On a sunny day, the group set off from Anna’s Café to explore the hillsides and valley of Weir, our main objective being the mysterious Broadclough Dykes. Sites in the area date from prehistory to the industrial revolution and beyond.
Weir contains houses of many dates. It allowed the group to see water-shot coursing and find out about how it can be used to date houses. The group were interested to learn about the Co-operative store and the village’s 1918 war memorial1.
Walking past Weir Hotel, the group climbed to the old turnpike road. The road dates from 1755 and tolls were paid on the road until 18802. There are interesting earthworks on both sides of the road, including the site of quarry.
We continued on a rarely used footpath to Broadclough Dykes. The Dykes were described by Dr Whitaker in 18183 as “an entrenchment to which no tradition is annexed that may serve to ascertain either its antiquity, or the end it was designed to answer.” Although the group did not come to a conclusion about the date or use of the earthwork, we did decide that they are spectacular and very interesting.
Leaving Broadclough Dykes, we passed remains of Broadclough Colliery Coal Mine and had a good view of Broadclough Mill. The Grade 2 Broadclough Mill was built in 1824 as successful water powered woollen mill which became steam powered by the 1830s, becoming a cotton spinning mill following enlargement2.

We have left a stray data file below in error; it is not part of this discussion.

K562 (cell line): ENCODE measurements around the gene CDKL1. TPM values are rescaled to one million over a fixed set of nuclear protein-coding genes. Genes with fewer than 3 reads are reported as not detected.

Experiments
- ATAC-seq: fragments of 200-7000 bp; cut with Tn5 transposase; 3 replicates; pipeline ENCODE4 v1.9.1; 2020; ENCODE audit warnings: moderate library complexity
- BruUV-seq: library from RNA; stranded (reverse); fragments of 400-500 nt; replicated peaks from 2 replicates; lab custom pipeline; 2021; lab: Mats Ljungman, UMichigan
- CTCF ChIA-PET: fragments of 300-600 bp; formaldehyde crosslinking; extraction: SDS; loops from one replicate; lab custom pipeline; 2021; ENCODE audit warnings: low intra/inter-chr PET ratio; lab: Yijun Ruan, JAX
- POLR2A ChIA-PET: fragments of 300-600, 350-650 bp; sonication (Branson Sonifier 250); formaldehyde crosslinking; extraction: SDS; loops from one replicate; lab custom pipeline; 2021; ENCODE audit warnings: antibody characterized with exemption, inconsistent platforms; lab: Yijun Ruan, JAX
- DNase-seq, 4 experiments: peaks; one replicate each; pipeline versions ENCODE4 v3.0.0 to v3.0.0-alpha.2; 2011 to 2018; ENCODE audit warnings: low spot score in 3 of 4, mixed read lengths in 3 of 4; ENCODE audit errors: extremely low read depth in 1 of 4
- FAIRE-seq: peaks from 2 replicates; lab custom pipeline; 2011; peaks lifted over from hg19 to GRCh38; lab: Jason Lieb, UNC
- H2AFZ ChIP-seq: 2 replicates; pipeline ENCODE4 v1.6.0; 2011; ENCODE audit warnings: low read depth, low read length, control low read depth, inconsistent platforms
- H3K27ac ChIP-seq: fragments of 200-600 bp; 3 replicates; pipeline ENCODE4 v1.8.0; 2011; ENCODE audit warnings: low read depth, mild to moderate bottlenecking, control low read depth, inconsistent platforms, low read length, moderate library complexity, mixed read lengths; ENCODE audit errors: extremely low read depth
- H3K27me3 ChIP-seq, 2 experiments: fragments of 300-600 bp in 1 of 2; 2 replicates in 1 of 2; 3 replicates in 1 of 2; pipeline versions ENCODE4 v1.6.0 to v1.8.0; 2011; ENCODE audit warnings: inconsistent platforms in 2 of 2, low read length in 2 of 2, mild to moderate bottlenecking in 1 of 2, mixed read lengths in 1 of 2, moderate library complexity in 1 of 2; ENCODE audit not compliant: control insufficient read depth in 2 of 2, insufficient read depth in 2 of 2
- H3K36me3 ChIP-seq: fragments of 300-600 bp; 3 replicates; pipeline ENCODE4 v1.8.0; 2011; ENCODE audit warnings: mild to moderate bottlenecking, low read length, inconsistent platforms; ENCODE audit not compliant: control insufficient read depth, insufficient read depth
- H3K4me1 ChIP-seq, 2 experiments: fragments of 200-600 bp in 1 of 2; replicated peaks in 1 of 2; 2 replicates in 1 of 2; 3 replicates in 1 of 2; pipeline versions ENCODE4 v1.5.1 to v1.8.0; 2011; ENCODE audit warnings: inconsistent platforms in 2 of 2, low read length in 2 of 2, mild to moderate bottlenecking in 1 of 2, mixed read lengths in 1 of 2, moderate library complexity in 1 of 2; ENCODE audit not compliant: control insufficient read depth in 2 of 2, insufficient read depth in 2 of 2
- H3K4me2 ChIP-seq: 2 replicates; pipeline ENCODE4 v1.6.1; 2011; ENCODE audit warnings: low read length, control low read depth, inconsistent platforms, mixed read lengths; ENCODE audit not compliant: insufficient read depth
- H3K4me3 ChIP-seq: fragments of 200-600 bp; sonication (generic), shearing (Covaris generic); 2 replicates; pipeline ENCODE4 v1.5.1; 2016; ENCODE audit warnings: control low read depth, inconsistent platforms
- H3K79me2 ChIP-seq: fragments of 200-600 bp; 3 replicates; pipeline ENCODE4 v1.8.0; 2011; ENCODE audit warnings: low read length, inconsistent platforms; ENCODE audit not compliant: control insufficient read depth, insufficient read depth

There were more remains to be viewed on Dog Pits Lane. The old bridge is Grade 2 listed and said to date from the 18th century or before. The remains of Dog Pits Mill, a water mill predating Broadclough Mill, could be seen amongst the trees.
Following a path past farms of different periods, the group returned on Weir Lane to Anna’s Café for further refreshments.
PAG would like to thank the landowners who allowed the group access to Broadclough Dykes, which are in area between footpaths and therefore not usually accessible.
- Rousseau-Jones July 2019
- Thomas Dunham Whitaker 1818 An history of the original parish of Whalley, and honor of Clitheroe : in the counties of Lancaster and York